Adult Migrant English Program challenges

3.55
Numerous submitters commented on possible barriers for migrants wanting to participate in the AMEP including: eligibility restrictions and time limits, competing priorities and the English language proficiency of the AMEP.55

Eligibility restrictions and time limits

3.56
AMES Australia identified gaps in the AMEP service as ‘not all migrants in all visa categories are eligible for all services.’56
3.57
The Victorian Multicultural Commission commented that the ‘AMEP can be restrictive in terms of eligibility, attendance and assessment.’57
3.58
The Brotherhood of St Laurence commented that AMEP lacks flexibility and that ‘eligibility timeframes do not factor in people’s employment, personal and family caring commitments during initial resettlement.’58 They commented that this inflexibility results in migrants not being able to capitalise on the full number of allocated hours.59
3.59
FECCA noted that there is ‘really… a very tight time limit on people being able to create an entirely new life for their families.’60
3.60
They went on to say that in the first five years of arrival migrants are provided with a range of services, including health care, education, English language programs:
…attention needs to be placed on making sure that people are able to continue building healthy and creative and safe lives for themselves and their families beyond that five-year limitation, because lots of the settlement services taper off after the first five years of arrival.61
3.61
FECCA considers that settlement is an ongoing process and takes more than five years. They recommended providing access to programs beyond the five year mark ‘or for … second-generation children born in Australia to recently arrived refugee communities.’62
3.62
The Brotherhood of St Laurence recommended that the eligibility for AMEP be extended ‘from 12 months to five years post-settlement.’63

Competing priorities

3.63
In their submission, ACTA commented on AMEP’s decision to create a pre-employment stream and a social English stream in 2017-2020. They stated that AMEP already had considerable flexibility to tailor classes to meet the needs of specific learner cohorts but that these changes that introduce ‘rigidities into learner pathways intensify difficulties in forming viable tailor-made classes at different levels and multiply administrative requirements.’64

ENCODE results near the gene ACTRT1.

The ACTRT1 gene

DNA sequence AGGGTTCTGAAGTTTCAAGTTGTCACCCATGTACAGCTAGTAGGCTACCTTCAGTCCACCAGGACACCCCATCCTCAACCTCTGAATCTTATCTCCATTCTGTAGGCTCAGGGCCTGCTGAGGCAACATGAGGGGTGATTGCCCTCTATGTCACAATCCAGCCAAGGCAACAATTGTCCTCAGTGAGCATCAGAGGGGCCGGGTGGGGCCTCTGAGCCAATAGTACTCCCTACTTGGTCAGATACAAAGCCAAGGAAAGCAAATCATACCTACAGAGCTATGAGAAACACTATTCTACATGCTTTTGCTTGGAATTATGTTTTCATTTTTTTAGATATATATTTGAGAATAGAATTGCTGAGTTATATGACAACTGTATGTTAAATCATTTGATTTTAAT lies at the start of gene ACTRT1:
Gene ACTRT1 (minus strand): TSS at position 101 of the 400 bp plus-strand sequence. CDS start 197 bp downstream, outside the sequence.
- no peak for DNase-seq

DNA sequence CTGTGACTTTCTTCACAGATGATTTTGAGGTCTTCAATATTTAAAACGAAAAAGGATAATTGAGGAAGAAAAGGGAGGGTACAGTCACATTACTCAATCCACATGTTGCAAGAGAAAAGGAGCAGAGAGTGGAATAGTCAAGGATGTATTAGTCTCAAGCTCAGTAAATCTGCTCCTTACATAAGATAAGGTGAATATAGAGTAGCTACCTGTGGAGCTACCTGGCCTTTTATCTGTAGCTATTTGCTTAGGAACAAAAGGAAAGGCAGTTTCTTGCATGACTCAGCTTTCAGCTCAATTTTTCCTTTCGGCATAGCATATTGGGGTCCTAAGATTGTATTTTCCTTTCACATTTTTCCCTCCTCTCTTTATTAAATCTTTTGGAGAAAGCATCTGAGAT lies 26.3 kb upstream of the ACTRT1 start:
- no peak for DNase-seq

3.64
ACTA went on to say that Community Hubs that already exist are much better suited to attracting the cohort envisaged for the AMEP social English stream.65
3.65
Whereas, the Ethnic Communities Council of Queensland said that the AMEP redesign that establishes two new service streams ‘is a positive step towards ensuring equitable outcomes for migrants and bettering settlement prospects.’66
3.66
The SCoA commented that AMEP class schedules can conflict with seeking employment. It went on to recommend that ‘English language training must be prioritised for all new arrivals.’67
3.67
TAFE Queensland English Language and Literacy Services told the Committee that:
Clients may feel pressure to gain immediate employment to support family or community members. This may result in clients who have higher level skills, or the potential to gain these skills, being locked into unskilled and non-sustainable employment because they do not have the necessary English proficiency and knowledge of the Australian workplace to be able to move ahead.68
3.68
ACTA commented that AMEP class schedules can conflict with Centrelink appointments, and recommended that ‘there needs to be some way of getting rid of the nonsense where people are penalised for not attending their Centrelink interview because of their English class… [and that] there is a lack of coordination between agencies.’69

Adult Migrant English Program English language proficiency

3.69
The Ethnic Communities Council of Western Australia told the Committee that the average length of time for a person to achieve their 510 hours of language lessons is seven years.70
3.70